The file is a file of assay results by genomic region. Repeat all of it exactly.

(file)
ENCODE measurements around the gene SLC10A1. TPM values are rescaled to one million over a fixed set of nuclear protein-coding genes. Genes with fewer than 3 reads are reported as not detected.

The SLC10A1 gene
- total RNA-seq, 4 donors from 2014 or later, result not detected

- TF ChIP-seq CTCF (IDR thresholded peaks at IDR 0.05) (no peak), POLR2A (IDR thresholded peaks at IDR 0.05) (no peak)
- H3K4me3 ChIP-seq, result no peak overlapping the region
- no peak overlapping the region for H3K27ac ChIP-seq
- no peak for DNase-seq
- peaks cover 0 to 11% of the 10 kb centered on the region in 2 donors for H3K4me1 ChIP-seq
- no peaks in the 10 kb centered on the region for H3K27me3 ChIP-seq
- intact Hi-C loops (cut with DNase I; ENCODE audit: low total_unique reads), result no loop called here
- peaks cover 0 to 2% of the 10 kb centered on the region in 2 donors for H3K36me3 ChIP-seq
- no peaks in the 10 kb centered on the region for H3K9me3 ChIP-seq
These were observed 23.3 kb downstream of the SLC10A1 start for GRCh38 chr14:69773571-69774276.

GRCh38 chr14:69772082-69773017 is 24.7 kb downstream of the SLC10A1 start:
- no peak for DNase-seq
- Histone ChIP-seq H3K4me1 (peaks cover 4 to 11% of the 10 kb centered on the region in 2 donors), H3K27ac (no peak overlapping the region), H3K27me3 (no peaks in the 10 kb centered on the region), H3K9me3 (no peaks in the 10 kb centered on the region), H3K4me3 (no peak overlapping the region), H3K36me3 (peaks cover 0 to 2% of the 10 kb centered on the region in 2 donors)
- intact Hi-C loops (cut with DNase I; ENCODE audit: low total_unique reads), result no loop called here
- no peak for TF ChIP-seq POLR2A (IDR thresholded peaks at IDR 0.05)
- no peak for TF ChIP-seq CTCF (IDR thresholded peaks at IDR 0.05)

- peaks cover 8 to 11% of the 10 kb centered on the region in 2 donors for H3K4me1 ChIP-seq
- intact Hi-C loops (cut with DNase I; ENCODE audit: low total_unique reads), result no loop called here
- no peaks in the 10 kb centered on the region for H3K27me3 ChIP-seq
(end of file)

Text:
ENCODE measurements around the gene SLC10A1. TPM values are rescaled to one million over a fixed set of nuclear protein-coding genes. Genes with fewer than 3 reads are reported as not detected.

The SLC10A1 gene
- total RNA-seq, 4 donors from 2014 or later, result not detected

- TF ChIP-seq CTCF (IDR thresholded peaks at IDR 0.05) (no peak), POLR2A (IDR thresholded peaks at IDR 0.05) (no peak)
- H3K4me3 ChIP-seq, result no peak overlapping the region
- no peak overlapping the region for H3K27ac ChIP-seq
- no peak for DNase-seq
- peaks cover 0 to 11% of the 10 kb centered on the region in 2 donors for H3K4me1 ChIP-seq
- no peaks in the 10 kb centered on the region for H3K27me3 ChIP-seq
- intact Hi-C loops (cut with DNase I; ENCODE audit: low total_unique reads), result no loop called here
- peaks cover 0 to 2% of the 10 kb centered on the region in 2 donors for H3K36me3 ChIP-seq
- no peaks in the 10 kb centered on the region for H3K9me3 ChIP-seq
These were observed 23.3 kb downstream of the SLC10A1 start for GRCh38 chr14:69773571-69774276.

GRCh38 chr14:69772082-69773017 is 24.7 kb downstream of the SLC10A1 start:
- no peak for DNase-seq
- Histone ChIP-seq H3K4me1 (peaks cover 4 to 11% of the 10 kb centered on the region in 2 donors), H3K27ac (no peak overlapping the region), H3K27me3 (no peaks in the 10 kb centered on the region), H3K9me3 (no peaks in the 10 kb centered on the region), H3K4me3 (no peak overlapping the region), H3K36me3 (peaks cover 0 to 2% of the 10 kb centered on the region in 2 donors)
- intact Hi-C loops (cut with DNase I; ENCODE audit: low total_unique reads), result no loop called here
- no peak for TF ChIP-seq POLR2A (IDR thresholded peaks at IDR 0.05)
- no peak for TF ChIP-seq CTCF (IDR thresholded peaks at IDR 0.05)

- peaks cover 8 to 11% of the 10 kb centered on the region in 2 donors for H3K4me1 ChIP-seq
- intact Hi-C loops (cut with DNase I; ENCODE audit: low total_unique reads), result no loop called here
- no peaks in the 10 kb centered on the region for H3K27me3 ChIP-seq